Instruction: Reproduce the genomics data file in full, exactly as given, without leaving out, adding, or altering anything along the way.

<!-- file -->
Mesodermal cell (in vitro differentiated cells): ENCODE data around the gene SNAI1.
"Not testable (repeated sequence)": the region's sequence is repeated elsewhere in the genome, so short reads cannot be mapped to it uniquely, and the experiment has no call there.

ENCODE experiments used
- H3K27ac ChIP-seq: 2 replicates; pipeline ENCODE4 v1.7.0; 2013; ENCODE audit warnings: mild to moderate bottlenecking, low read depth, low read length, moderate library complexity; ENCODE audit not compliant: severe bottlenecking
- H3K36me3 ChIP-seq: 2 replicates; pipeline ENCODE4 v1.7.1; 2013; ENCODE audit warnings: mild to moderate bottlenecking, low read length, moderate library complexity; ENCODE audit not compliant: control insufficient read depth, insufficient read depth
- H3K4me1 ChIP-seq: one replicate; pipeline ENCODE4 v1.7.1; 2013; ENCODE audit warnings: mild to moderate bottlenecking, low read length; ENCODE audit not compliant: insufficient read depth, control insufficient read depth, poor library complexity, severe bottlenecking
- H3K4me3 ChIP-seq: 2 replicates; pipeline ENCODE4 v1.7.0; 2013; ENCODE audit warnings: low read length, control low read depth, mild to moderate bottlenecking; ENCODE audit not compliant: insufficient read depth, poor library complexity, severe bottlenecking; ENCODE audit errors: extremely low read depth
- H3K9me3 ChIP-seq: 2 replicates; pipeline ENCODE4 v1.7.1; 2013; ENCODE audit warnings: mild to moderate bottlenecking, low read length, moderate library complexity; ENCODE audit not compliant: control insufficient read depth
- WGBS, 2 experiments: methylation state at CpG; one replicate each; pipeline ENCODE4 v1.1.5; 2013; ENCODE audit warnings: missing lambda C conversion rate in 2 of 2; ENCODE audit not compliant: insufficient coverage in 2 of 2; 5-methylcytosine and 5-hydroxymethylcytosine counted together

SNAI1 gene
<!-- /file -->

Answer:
Mesodermal cell (in vitro differentiated cells): ENCODE data around the gene SNAI1.
"Not testable (repeated sequence)": the region's sequence is repeated elsewhere in the genome, so short reads cannot be mapped to it uniquely, and the experiment has no call there.

ENCODE experiments used
- H3K27ac ChIP-seq: 2 replicates; pipeline ENCODE4 v1.7.0; 2013; ENCODE audit warnings: mild to moderate bottlenecking, low read depth, low read length, moderate library complexity; ENCODE audit not compliant: severe bottlenecking
- H3K36me3 ChIP-seq: 2 replicates; pipeline ENCODE4 v1.7.1; 2013; ENCODE audit warnings: mild to moderate bottlenecking, low read length, moderate library complexity; ENCODE audit not compliant: control insufficient read depth, insufficient read depth
- H3K4me1 ChIP-seq: one replicate; pipeline ENCODE4 v1.7.1; 2013; ENCODE audit warnings: mild to moderate bottlenecking, low read length; ENCODE audit not compliant: insufficient read depth, control insufficient read depth, poor library complexity, severe bottlenecking
- H3K4me3 ChIP-seq: 2 replicates; pipeline ENCODE4 v1.7.0; 2013; ENCODE audit warnings: low read length, control low read depth, mild to moderate bottlenecking; ENCODE audit not compliant: insufficient read depth, poor library complexity, severe bottlenecking; ENCODE audit errors: extremely low read depth
- H3K9me3 ChIP-seq: 2 replicates; pipeline ENCODE4 v1.7.1; 2013; ENCODE audit warnings: mild to moderate bottlenecking, low read length, moderate library complexity; ENCODE audit not compliant: control insufficient read depth
- WGBS, 2 experiments: methylation state at CpG; one replicate each; pipeline ENCODE4 v1.1.5; 2013; ENCODE audit warnings: missing lambda C conversion rate in 2 of 2; ENCODE audit not compliant: insufficient coverage in 2 of 2; 5-methylcytosine and 5-hydroxymethylcytosine counted together

SNAI1 gene